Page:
Bringing Clean Water to Haiti



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NEW ENGINEERING PLAN, REDESIGNED OVERNIGHT, KEEPS OUT CONTAMINANTS

With schematics and parts for a water-purification system in suitcases, a team from Embry-Riddle Aeronautical University’s Daytona Beach Campus in Florida took off for an eighth year of helping a Haitian community gain access to clean water.

But when the team arrived in Drouin — which has no electricity, plumbing or sanitation — the drinking water was worse than expected. Instead of water flowing from an underground aquifer into a well, it was coming from the Artibonite River, which was contaminated with raw sewage containing the bacteria Vibrio cholerae, as well as E. coli and other waterborne pathogens.

The group of 11 students and two professors had to redesign the system overnight since their plans and previous installations had been designed for use with well water. Luckily, they were able to take parts from an older Embry-Riddle system, located about an hour away.

“There was a lot of scrambling around. It was really engineering in action,” says mechanical engineering student Rachel Hunt.

The team was already planning to use a reverse-osmosis filter, which has a semipermeable membrane to remove ions, molecules and particles larger than 0.0001 micron. The Helix disc filters, which are able to remove sediment and some bacteria, came from a sponsor, Miller-Leaman of Daytona Beach.

Because the water was so contaminated, however, the students also took another filter from the older system to remove even more particles before filtering the water through the reverse-osmosis membrane. Three months later, the team returned and installed yet another prefilter after the system clogged.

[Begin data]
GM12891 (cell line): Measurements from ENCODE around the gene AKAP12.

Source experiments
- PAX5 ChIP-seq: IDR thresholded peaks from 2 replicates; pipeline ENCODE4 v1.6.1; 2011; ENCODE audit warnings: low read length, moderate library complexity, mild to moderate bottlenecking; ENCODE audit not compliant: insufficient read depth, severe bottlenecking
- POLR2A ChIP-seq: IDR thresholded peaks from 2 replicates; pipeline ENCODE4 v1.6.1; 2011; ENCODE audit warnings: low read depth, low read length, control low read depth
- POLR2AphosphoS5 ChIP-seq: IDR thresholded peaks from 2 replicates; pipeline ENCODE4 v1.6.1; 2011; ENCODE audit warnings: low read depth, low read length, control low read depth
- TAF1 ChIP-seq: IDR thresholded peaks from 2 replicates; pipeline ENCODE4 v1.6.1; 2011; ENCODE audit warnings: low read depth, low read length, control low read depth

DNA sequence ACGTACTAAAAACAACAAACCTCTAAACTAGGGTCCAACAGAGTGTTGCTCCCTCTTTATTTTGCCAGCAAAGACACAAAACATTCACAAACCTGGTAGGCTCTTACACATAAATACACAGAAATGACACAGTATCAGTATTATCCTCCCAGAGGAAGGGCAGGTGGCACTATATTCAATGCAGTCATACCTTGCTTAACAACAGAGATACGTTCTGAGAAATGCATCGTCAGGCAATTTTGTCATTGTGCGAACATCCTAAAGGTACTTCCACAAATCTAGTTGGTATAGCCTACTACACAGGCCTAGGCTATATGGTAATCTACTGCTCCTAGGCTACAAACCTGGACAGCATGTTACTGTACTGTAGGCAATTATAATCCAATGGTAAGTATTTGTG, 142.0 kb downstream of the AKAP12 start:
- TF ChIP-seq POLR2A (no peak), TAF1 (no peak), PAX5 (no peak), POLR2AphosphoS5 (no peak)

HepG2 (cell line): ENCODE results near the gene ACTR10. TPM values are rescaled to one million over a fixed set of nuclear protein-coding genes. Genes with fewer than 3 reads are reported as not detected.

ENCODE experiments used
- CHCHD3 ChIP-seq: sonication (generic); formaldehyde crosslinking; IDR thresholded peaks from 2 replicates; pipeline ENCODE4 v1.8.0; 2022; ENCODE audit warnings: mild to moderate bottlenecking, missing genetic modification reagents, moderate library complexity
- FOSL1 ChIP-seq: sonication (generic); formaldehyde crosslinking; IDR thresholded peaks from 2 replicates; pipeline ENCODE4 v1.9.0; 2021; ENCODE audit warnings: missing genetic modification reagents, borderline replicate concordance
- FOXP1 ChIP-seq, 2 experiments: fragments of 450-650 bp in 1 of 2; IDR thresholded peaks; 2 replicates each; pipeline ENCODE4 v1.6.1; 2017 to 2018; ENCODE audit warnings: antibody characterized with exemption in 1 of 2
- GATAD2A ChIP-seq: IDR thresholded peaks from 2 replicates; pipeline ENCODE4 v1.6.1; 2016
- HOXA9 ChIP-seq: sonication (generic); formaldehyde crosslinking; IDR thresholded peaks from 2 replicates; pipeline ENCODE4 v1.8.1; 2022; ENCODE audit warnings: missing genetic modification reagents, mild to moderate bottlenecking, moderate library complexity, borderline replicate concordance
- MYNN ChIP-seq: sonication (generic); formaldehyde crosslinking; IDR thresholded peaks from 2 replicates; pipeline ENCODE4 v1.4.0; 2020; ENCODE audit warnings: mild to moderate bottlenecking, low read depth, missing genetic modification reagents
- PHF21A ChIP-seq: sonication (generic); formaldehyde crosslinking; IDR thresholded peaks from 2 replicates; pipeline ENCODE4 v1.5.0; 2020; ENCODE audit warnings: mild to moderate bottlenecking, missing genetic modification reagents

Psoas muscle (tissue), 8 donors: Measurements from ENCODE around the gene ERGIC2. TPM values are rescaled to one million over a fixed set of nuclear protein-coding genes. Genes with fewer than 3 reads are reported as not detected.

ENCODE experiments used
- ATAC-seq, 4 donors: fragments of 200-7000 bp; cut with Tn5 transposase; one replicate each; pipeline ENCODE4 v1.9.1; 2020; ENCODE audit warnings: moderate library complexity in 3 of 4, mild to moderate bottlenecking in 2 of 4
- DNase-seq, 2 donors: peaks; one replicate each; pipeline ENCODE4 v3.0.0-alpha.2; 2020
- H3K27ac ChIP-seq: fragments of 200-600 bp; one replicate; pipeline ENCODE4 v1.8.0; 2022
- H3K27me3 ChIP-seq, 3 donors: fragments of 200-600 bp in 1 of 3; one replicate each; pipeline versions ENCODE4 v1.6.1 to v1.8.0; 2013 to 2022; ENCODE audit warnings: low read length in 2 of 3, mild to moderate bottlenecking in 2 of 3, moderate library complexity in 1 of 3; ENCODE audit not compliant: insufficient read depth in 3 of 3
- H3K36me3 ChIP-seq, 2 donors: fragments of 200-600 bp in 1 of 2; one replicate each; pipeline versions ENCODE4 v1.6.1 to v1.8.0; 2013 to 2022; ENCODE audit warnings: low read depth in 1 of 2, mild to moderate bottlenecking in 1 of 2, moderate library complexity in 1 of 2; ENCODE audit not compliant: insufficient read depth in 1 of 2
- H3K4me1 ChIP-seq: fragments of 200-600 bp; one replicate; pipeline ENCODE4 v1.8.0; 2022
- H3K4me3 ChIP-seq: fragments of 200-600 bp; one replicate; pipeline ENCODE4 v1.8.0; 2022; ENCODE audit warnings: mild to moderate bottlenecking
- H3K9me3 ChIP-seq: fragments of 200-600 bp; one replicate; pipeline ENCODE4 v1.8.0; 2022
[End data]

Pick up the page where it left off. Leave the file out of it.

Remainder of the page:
Joe Noto, an aerospace engineering master’s student and president of Project Haiti 2017, says the team underestimated the river-water challenge. Despite the group’s high-tech plans, time and gravity proved the best approach through the use of a sedimentation tank. By running the system once weekly, they found that sedimentation fell to the bottom of the tank, preventing it from going into the system.

In addition to the purifier, the team installed a 3.5-kilowatt solar panel and backup battery system to power the well and purifier. The well pumps water from the river into a 500-gallon storage tank. The water then moves through the Helix filters and through a carbon filter to remove odor and bad tastes. The reverse-osmosis purifier pushes the clean water into another 500-gallon tank while the pathogens are routed back into the river. Special color gauges signify when the filters need cleaning.

The 2017 project team also included Marc Compere, associate professor of mechanical engineering; Geoffrey Kain, professor and director of Embry-Riddle’s Honors Program; and students Calli Brown, Felina Chotoo, Noah Driggers, Audrey Hallam, Zahra Khan, Fevens Louis-Jean, Dynamite Obinna, Jon Prine and Daniel Tellez.

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